Carlo Maderno, Rome’s favored black-sheep architect, owned only 24 books, but his is the earliest library of over twenty volumes that we have record of in Italy. 18 Unfortunately, his inventory does not itemize these books, so we are left to ponder their contents. The most coherent and professionally functional Italian settecento architect’s library is probably that of the little-known Roman architect Paolo Maruscelli. Maruscelli owned 123 books, the itemized list of which was included in the inventory drawn up after his death in 1649. Maruscelli’s library included a great number of architectural treatises, works on military architecture and engineering, perspective, geometry and optics,
The benefits that may accrue from the adoption of organic farming on family farms in Mediterranean countries such as Portugal, Italy and Spain are analysed, together with its impact and major constraints, as well as the contribution that new forms of teaching and learning can give to its spread and success, including through m-learning, as it is the case of the project ECONewFARMERS - Building a future for new farmers in ecological farming through vocational training.
were applied based on OHSS severity: for mild/moderate OHSS, the tariff included gynecological visits and laboratory tests for an amount of ~€ 160 and € 120 for Italy and Spain, respectively; severe OHSS tariff entailed a hospitalization (DRG 369) with an amount of ~€ 800 and € 1,600 for Italy and Spain, respectively. Furthermore, mild/moderate OHSS patients were also treated with paracetamol and metoclopr- amide, but since these drugs are dispensed as class C in Italy, that is, are fully charged to the patient, related costs were not included in the Italian model, whereas in the Spanish model they were accounted for ( € 1.14) considering that the Spanish NHS reimburses 60% of the cost for the majority of prescription-only pharmaceuticals. Gonadotropin acquisition costs for Germany and the UK were also taken into account to expand the economical assessment to the other countries.
Data in table 6 also highlight that EU7-EFIGE firms employing high-skilled workers more intensively than others perform better on average. 23 As in Griliches (2000) and Parisi et al. (2006) we find that human capital plays an important role for TFP in Italy and Spain, while we provide inconclusive evidence for French enterprises. In addition, the estimations indicate that the coefficient of the dummy Process Innovation is positive and significant, implying that EU7-EFIGE firms introducing process-innovation perform better than firms that do not innovate. The results concerning human capital and process innovation are coherent with the expectation that a firm’s performance improves as a result of its propensity for innovation and the presence of skilled workers (see, e.g., Krueger and Lindahl 2001; Sveikauskas 2007). Basically, this is why qualified employees provide a firm with the capability not only to develop new processes, but also to absorb knowledge made by other firms (Cohen and Levinthal 1990). However, the estimated coefficient of process innovation is statistically significant in Italy, but not in France or Spain. This differs from the evidence provided by Griffith et al. (2006), where the impact of process innovation on productivity diverges in the case of France, while it is the same for Spain. As for the relationship between productivity and innovation, it is notable that gains in TFP are only associated with process innovation, whereas no effect is found when the innovation regards the introduction of a new product or other innovations, such as the organizational innovations (results available upon request). These findings contrast with the results of the studies surveyed by Hall (2011), who finds a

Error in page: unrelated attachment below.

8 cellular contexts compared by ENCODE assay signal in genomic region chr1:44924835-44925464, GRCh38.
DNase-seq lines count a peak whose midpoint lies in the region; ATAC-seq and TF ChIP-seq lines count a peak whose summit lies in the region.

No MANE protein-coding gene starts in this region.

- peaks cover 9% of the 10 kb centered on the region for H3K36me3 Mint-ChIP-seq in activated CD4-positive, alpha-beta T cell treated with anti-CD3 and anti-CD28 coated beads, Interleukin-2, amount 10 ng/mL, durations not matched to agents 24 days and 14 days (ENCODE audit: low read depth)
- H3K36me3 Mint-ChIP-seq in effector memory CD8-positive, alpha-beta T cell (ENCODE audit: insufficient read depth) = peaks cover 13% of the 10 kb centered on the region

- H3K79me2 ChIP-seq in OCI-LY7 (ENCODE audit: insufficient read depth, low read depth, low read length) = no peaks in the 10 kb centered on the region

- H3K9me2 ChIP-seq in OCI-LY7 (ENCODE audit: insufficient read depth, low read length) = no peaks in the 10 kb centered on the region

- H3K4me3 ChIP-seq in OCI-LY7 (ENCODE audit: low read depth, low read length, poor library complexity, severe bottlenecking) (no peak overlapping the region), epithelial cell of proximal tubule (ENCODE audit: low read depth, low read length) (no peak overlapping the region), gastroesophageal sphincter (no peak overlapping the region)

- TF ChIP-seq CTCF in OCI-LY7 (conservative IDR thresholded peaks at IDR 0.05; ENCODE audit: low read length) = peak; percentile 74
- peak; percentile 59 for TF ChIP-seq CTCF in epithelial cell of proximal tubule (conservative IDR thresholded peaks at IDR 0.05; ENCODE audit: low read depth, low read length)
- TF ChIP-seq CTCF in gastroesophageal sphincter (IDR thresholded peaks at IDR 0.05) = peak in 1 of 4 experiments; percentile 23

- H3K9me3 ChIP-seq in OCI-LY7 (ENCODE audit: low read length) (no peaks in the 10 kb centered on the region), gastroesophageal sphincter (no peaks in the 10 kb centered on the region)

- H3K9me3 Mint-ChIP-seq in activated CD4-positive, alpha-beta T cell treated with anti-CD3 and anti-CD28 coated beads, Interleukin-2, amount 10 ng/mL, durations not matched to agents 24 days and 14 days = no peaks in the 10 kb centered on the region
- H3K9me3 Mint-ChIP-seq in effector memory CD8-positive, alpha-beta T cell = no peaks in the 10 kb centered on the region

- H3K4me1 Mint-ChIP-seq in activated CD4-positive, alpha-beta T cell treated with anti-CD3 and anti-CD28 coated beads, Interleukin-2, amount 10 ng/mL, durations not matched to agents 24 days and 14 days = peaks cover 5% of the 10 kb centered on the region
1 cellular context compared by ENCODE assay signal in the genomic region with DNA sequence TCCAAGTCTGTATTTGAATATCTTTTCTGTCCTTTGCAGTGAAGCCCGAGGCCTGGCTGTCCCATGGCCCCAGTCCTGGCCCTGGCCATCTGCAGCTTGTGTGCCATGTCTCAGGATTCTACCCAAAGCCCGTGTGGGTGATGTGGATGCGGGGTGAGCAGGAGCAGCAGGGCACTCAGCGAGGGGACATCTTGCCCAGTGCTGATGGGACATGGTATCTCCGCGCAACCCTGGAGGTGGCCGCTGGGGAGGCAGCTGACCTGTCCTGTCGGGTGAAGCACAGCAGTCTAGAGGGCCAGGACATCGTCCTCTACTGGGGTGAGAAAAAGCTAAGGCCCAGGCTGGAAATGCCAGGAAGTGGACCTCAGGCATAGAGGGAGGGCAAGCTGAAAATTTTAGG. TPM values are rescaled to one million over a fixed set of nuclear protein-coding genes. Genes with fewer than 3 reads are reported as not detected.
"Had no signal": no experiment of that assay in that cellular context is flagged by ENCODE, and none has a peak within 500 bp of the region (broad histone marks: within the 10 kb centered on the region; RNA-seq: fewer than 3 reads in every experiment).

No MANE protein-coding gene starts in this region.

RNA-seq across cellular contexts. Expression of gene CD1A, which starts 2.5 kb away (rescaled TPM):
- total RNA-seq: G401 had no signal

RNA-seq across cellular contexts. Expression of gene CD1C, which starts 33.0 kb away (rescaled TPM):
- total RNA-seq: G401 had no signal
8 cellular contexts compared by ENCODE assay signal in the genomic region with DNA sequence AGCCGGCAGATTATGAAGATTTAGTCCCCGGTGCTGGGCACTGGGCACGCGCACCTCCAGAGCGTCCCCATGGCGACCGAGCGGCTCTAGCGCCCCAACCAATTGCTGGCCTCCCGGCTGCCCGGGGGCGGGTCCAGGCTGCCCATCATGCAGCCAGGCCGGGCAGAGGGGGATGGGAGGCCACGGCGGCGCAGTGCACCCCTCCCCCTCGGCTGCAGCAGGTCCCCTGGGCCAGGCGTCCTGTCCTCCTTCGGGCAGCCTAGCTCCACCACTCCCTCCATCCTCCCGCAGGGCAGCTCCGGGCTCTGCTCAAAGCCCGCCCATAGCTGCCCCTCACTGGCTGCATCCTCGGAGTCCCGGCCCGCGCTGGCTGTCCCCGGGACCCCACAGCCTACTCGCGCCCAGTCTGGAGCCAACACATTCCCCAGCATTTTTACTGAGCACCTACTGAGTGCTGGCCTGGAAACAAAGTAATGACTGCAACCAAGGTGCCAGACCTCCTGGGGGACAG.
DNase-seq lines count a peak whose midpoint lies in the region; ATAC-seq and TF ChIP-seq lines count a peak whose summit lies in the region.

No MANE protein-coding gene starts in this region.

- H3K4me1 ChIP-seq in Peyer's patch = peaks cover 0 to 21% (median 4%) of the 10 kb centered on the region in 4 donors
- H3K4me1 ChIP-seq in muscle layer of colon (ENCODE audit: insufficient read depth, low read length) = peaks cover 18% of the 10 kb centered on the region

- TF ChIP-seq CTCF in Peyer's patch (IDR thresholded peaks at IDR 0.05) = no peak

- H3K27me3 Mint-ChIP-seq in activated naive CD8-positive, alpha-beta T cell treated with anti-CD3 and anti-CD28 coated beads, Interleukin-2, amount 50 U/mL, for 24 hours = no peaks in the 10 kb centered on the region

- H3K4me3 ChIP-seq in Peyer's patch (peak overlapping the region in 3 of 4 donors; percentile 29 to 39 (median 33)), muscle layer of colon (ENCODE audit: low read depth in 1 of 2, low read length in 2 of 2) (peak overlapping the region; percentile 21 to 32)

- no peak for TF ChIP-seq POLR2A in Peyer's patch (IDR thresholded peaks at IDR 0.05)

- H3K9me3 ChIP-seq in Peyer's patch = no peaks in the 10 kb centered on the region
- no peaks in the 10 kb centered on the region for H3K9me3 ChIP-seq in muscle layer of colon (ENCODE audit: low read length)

An international multicenter postmarketing surveillance study was carried out in nine European countries (Austria, France, Germany, Greece, Hungary, Italy, Spain, Switzerland, and the United Kingdom) to compare the level of satisfaction of patients with hemophilia A before and after switching from another existing factor VIII reconstitution method to the new system with Bio-Set ® ; In addition, safety and quality of life
Numerous studies on the seroprevalence of VBD of pets in endemic areas have been performed during the last decades [9,21-23]. However, studies evaluating incidence risk of CME are rare, in particular studies presenting rates in reference to a dog population . The study conducted in 2011 allowed to collect samples from 366 cases of CME suspicion in 78 veterinary clinics from Spain, Portugal and Italy. According to the results of sero- logical and molecular tests, an overall annual incidence risk of the disease in those countries was calculated at 0.08% in the three countries with important geographic variations (from 0 to 1.6%). In addition, the identification of other vector-borne pathogens in the samples was ex- tremely frequent and the study demonstrated that a dog with clinical signs evocative of CME is as likely to be posi- tive to Ehrlichia canis as to another VBP including Ana- plasma platys, Babesia canis, B. vogeli, B. microti-like, Hepatozoon canis or Leishmania infantum.
governance alike. It was what determined fiscal policy freedom of action in light of the crisis, and signaled the possible reactions on the part of T-bills and T-bonds markets, including the long-term view of the euro exchange rate. According to Eurostat data, in 2007 there were only 5 EMU countries (Luxembourg - 6.7%, the Republic of Ireland - 25%, Finland – 35.2%, Spain - 36.1%, and the Netherlands - 45.3%) that maintained the deficit to GDP ratio on a level lower than the required 60%. Other countries demonstrated higher deficit levels, to a greater or lesser extent (Austria, with its 60.7%, displayed the lowest deviation, while Belgium, Italy and Greece produced the highest ones, i.e. 84.2%, 103.6% and 105.4% respectively). As the data in Figure 4 show, in the first crisis-ridden year, all EMU countries, except Finland, increased the deficit to GDP ratio in comparison with the level as of 2007. In the two years that followed, as a reaction to crisis and as a consequence of the increased public finance sector deficits, the countries augmented the levels of their debt. The lowest level of debt increase in 2010 as compared to 2007 was the share of Italy, Belgium and Austria, which amounted to 114.9%, 115%, 119% for those countries respectively (Figure 4).